The state investigator reviewed the facility’s Rev. 2012 policy titled General Investigation Guidelines that read in part:
- “Investigation should be conducted immediately after an incident, event, or allegation of improper conduct or non-compliance was reported.”
- “Investigation should be thorough, accurate, and fact-based.”
- “Investigations should be well-documented, concise, and understandable.”
- “Investigations should be communicated as needed to appropriate parties and corrective action implemented as necessary.”
- “The investigative person … must be independent of the allegations and maintain objectivity.”
- “Ask clarification questions, if necessary, to ensure understanding between the witness and the interviewer.”
The state investigator interviewed a resident who stated that “someone had abused him. He said there was a person who dug his finger into a shoulder bone. He said the person was at the facility every day. The resident provided the name but was unable to offer a description of the individual.”
The surveyor also noted that the resident “said he did not report the issue to the facility staff. He stated he was not in fear of the person but did not like the person poking him in the shoulder. He said the last time the incident occurred was eight or nine days from the date of the interview.”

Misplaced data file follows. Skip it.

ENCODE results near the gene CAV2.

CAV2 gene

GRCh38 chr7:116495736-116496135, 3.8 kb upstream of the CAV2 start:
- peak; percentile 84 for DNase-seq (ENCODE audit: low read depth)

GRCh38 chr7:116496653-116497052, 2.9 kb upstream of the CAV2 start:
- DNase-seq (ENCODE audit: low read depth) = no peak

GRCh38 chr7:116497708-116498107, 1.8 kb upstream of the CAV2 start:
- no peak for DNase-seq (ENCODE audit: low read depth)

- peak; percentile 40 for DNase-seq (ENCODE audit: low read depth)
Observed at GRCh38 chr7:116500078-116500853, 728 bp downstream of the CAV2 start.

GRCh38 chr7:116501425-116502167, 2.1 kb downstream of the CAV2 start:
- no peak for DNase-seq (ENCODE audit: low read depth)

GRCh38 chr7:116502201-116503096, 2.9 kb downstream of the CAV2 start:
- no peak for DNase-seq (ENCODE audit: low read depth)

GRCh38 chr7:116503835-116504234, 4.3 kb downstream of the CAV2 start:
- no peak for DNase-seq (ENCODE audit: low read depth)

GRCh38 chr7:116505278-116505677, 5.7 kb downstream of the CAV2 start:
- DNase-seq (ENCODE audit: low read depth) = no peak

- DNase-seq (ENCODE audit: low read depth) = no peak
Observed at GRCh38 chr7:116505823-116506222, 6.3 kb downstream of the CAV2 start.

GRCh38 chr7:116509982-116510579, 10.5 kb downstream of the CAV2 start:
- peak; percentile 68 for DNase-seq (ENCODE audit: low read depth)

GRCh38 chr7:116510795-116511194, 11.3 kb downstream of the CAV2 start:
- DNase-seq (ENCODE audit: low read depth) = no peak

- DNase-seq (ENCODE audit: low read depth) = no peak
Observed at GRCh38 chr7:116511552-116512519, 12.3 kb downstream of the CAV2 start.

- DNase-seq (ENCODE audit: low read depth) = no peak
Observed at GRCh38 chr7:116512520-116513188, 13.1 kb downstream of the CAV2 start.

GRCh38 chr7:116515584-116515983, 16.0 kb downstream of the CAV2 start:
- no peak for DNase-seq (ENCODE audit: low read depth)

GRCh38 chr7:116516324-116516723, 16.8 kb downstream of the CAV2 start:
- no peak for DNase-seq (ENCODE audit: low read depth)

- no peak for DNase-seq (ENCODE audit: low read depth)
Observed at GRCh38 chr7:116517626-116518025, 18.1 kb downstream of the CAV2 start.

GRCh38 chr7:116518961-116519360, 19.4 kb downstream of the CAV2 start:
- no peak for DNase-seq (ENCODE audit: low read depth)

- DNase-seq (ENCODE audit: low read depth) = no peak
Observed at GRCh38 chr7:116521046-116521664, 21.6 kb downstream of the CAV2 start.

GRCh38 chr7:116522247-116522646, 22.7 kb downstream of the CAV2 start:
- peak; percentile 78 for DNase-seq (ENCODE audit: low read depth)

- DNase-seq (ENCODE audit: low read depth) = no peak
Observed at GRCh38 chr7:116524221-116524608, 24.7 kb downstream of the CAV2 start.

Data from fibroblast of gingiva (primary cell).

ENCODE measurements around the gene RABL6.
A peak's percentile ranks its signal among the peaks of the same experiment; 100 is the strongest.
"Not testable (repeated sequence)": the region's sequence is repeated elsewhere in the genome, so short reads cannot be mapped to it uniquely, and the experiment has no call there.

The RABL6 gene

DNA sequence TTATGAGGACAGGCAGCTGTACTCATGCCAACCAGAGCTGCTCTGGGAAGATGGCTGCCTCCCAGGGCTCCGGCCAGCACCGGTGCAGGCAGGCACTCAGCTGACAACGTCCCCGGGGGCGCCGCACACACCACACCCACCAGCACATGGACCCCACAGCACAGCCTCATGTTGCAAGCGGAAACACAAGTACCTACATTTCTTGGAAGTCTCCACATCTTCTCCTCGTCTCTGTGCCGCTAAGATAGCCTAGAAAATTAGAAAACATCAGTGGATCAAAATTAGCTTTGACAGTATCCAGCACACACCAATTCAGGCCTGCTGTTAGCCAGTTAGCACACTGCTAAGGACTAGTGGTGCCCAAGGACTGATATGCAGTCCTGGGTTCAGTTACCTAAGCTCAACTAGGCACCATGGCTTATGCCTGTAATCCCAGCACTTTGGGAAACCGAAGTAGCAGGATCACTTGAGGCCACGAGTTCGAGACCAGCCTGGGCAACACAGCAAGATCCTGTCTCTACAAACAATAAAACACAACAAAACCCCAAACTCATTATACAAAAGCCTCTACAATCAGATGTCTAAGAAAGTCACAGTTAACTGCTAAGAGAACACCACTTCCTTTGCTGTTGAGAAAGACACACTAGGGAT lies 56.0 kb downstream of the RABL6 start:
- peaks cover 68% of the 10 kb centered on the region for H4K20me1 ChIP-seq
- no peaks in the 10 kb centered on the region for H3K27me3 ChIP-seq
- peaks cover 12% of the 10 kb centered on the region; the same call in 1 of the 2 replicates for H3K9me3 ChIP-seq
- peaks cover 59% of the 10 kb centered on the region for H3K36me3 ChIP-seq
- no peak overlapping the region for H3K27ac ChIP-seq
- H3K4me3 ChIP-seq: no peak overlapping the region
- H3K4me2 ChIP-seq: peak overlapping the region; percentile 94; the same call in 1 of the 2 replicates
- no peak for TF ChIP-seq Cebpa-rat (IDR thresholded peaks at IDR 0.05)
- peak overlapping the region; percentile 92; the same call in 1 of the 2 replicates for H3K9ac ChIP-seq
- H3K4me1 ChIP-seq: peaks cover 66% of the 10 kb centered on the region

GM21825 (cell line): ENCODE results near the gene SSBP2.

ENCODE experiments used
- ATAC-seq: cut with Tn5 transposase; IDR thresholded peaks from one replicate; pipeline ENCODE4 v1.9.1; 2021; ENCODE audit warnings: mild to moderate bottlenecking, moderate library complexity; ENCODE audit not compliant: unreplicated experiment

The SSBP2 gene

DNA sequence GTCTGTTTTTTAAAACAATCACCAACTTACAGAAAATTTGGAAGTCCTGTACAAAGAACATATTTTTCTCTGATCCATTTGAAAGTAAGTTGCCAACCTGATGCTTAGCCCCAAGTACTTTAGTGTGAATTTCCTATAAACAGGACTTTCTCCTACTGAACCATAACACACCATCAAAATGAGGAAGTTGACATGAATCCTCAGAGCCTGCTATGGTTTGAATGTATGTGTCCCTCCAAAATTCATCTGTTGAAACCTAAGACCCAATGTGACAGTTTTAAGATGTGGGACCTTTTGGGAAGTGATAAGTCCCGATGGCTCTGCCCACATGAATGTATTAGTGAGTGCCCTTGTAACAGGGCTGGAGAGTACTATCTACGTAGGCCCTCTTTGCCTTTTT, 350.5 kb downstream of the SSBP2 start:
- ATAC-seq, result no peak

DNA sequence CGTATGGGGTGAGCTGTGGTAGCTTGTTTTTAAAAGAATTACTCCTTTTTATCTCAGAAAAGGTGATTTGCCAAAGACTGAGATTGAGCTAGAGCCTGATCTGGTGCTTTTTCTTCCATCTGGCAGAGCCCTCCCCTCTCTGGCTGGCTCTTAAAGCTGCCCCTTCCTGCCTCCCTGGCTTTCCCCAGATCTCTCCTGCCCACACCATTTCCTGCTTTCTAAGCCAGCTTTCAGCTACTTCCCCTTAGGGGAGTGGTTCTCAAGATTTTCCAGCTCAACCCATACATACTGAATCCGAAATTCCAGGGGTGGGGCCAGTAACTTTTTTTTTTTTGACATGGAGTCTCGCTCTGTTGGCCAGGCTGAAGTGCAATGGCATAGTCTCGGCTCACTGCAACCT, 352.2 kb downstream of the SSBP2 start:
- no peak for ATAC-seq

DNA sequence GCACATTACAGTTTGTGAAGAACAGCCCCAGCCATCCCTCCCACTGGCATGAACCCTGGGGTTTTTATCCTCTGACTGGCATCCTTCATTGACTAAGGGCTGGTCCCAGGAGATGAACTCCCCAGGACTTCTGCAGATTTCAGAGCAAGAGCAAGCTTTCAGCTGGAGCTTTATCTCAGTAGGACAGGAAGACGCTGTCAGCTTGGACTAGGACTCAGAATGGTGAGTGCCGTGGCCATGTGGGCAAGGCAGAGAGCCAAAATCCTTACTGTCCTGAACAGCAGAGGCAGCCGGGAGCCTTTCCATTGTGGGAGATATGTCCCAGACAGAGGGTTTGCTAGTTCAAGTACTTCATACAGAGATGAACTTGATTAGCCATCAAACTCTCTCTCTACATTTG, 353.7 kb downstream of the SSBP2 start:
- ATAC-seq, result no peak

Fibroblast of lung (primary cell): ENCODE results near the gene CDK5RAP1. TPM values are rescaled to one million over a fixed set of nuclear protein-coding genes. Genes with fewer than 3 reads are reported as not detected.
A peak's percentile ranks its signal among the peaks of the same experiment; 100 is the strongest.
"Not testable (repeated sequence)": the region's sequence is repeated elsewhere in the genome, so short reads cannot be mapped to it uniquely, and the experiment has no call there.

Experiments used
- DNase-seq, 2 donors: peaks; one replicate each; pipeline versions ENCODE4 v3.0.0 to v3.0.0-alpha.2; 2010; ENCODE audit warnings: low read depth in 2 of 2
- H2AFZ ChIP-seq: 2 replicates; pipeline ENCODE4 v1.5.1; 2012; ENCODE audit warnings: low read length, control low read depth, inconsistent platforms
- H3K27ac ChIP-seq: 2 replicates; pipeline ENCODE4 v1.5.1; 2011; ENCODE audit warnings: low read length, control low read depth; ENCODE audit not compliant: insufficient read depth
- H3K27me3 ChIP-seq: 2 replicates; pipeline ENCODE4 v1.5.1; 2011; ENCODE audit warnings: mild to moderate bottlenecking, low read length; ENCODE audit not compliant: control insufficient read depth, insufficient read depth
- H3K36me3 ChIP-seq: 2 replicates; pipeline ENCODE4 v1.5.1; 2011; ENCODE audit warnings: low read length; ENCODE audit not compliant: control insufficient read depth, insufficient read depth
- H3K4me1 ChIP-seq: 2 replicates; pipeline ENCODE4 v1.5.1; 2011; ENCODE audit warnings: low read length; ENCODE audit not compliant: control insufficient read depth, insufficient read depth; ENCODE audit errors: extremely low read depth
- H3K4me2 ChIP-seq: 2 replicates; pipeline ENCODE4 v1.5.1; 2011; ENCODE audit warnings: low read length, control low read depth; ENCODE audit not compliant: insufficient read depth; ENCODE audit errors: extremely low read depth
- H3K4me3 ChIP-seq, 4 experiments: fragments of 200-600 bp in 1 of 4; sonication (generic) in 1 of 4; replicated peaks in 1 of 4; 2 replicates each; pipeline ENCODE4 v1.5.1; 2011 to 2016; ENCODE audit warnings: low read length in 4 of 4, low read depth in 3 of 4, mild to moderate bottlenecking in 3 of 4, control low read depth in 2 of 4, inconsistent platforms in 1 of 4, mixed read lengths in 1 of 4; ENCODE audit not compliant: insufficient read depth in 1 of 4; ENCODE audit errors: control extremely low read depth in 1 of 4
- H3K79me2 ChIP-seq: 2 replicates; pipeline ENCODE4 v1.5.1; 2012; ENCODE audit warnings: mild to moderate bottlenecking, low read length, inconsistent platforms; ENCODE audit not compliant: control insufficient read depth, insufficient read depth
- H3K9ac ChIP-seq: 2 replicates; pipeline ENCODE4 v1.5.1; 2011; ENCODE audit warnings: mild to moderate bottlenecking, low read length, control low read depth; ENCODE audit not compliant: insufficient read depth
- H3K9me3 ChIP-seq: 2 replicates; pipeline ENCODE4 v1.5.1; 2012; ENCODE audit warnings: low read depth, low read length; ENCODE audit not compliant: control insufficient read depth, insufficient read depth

The survey stated that the “Nursing Home Administrator was informed of the allegation of abuse reported by [the resident, but stated that] she was not aware of the allegation but would start an investigation.” This person is also “the Abuse Coordinator for the facility.”
The Nurse Home Administrator “propelled the resident around the facility in search of the individual alleged to [have dug] his finger into the resident’s shoulder which caused discomfort.” The Administrator did this as a way to “rule out the alleged assailant was in the facility [on that date] as reported by the resident.”
Further review of the staffing schedules failed to “identify staff member based on the name provided by the resident.”
As a follow-up to the state surveyor’s investigation into the alleged abuse, the Nursing Home Administrator stated that “she contacted the police and filed a report with the State Health Department.” However, the Administrator “confirmed the interviews with residents were not developed further to determine if additional issues warranted further investigation.”
Failure to Provide Proper Treatment That Prevents the Development of a New Pressure Sore Allow an Existing Pressure Sore to Heal
In a summary statement of deficiencies dated May 4, 2017, the state investigator noted facility’s failure “to prevent a pressure injury from developing.” It was also noted by the investigator that the facility had failed to “assess and implement measures to prevent a pressure injury and promote healing; monitor and revise the skin care plan for accuracy of care.” There was also a failure of the staff to “report skin condition changes to the Wound Nurse for monitoring and treatment; and educate the resident on skin breakdown risk options to assist [in] wound healing.”
The facility was also notified of their failures that “contributed to the resident’s developing an unstageable pressure injury and infection.”